Investing Versus A Purchase: The Age Old DebateSubmitted by Castlebar Asset Management on July 23rd, 2015
My wife and I were shopping a few weeks ago when she used a line that pretty much everyone has used at least once in their life, “We need to invest in a new…” You fill in the blank on the purchase but every one of us has tried to justify a purchase as an investment. We all know in reality that we are just buying something. Here is a framework to figure out if you are making an investment, a smart purchase or a discretionary purchase.
To get started let me define what an investment is and distinguish between smart and discretionary purchases. An investment is when you acquire something that will provide you a return on your capital, more wealth or is good for society. We are not talking about contributions to retirement accounts, brokerage accounts or an increase to your savings. This is different than a financial asset and more like buying a real asset. Buying a business, investing in a rental house or acquiring a piece of art that could appreciate would all fall under this category. You are buying this asset with the expectation that you’ll get a return on it over time.
Smart or favorable purchases, while not an investment have a clear value added benefit to your life. This might be replacing an old unreliable car with a newer car. The value here is your maintenance on your old car may have exceeded its value and by replacing it your maintenance expenses have dropped. Your quality of life is improved because you are not dealing with car issues. This does not offer you a return on your investment but it does have a meaningful impact on your life.
Another example might be taking a beach vacation. When you return from vacation you are refreshed and a better spouse, parent or employee. Unplugging from work has reduced your risk of burn out by relaxing and recharging your batteries. This is positive as long as you did not go outside your family budget for vacation. A client recently talked to me about upgrading their air conditioner. They had the room in their budget and they would save a significant amount on their electric bill. This was not an investment but it was a smart purchase. They did not get any significant return on this purchase but they will save some money on their electric bill, their house is more attractive to a potential buyer if they sold in the next few years and this eliminates a future headache when their old unit would eventually breakdown.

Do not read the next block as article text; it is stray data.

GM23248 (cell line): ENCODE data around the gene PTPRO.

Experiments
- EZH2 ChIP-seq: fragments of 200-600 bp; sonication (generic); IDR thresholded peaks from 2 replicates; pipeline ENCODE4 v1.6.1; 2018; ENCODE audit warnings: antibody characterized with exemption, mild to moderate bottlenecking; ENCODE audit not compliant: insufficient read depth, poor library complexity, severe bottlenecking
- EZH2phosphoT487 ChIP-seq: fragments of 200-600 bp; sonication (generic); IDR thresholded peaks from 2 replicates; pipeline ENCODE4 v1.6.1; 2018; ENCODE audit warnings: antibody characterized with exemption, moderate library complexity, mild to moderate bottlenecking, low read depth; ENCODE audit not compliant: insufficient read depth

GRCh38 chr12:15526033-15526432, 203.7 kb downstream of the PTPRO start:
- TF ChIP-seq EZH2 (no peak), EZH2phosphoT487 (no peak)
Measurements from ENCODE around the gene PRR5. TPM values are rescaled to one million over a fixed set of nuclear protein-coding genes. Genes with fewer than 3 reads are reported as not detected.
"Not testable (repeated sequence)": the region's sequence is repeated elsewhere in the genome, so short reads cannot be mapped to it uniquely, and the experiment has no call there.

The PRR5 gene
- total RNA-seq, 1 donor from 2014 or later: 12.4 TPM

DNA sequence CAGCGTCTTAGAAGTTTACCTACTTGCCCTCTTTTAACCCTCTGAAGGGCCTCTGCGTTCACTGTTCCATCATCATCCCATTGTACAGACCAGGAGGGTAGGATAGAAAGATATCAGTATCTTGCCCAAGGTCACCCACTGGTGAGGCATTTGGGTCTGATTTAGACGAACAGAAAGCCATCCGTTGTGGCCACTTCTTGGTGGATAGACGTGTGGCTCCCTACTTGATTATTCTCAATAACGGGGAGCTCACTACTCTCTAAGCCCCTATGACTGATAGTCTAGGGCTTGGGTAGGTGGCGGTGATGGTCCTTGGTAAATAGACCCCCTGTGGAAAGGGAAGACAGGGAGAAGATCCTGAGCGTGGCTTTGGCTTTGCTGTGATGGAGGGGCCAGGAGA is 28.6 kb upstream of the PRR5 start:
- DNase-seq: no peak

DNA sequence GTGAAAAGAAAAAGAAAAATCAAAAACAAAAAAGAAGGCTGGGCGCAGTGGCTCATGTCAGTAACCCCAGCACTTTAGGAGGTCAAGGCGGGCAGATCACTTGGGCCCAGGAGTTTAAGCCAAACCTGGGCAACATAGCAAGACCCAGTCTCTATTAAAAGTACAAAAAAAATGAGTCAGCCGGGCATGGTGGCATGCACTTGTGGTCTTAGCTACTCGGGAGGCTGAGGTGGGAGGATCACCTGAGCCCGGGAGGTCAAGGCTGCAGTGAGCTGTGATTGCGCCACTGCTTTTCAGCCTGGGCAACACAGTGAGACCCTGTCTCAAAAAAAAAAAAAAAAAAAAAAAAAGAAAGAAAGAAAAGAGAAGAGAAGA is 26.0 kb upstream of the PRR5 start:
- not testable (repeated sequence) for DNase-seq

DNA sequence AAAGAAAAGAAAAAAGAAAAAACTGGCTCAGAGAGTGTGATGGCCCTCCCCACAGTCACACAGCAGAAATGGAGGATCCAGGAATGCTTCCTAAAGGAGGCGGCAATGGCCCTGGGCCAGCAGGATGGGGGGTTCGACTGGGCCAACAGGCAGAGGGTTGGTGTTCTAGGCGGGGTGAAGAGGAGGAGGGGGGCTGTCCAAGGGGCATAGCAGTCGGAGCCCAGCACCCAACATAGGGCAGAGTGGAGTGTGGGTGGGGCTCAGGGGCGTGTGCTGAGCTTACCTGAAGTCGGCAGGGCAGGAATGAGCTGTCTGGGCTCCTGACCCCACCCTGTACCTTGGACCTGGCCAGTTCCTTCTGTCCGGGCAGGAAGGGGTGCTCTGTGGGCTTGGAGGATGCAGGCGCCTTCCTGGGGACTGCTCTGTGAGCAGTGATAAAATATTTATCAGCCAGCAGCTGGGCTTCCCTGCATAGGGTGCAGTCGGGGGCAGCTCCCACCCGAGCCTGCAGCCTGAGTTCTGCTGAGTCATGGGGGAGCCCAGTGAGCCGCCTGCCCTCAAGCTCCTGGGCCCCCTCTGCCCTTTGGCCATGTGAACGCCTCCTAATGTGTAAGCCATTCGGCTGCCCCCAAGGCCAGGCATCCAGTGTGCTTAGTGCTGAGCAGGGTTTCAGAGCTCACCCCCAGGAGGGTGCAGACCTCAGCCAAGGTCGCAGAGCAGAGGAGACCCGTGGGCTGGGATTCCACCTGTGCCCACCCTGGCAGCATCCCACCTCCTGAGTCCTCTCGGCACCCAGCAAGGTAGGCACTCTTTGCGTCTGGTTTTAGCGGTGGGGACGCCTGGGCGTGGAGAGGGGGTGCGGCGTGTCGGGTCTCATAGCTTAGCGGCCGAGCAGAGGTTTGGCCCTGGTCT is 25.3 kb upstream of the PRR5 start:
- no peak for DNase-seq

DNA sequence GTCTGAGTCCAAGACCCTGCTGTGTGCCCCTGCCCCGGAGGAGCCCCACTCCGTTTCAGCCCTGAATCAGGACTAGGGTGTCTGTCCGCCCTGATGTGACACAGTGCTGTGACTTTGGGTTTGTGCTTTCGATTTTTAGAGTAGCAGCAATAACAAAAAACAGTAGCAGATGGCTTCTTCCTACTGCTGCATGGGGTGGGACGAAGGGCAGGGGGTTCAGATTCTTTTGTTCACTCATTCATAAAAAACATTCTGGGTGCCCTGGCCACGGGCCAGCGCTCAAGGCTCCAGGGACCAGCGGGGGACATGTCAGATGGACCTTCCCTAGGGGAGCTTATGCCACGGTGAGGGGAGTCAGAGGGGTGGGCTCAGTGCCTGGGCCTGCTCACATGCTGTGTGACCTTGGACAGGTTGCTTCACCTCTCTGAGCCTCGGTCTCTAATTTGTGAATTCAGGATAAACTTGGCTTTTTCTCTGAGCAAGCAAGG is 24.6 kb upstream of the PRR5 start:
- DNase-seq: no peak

A discretionary purchase is one that falls into a category of something that you don’t really need but want. This is virtually every technology purchase I have ever made. I am sure when the new iPhone is released this fall, I will want it. I’ll try to justify it to myself that it will offer me some kind of return on my time but I know it won’t. These purchases are called discretionary for a reason. It makes sense to build wiggle room in your budget for items you splurge on every now and again. If you allocate some extra money for items like this in your financial life it’s completely fine. You should not dig into your rainy day or emergency fund to pay your fun purchases.
I hope this will help you the next time you are making a bigger purchase. In the meantime, Honey, I think I need to invest in an Apple Watch.
Andrew Comstock, CFA
Disclaimer: The opinions voiced in this material are for general information only and are not intended to provide specific advice or recommendations for any individual. To determine which investment(s) may be appropriate for you, consult your financial advisor prior to investing. All performance referenced is historical and is no guarantee of future results.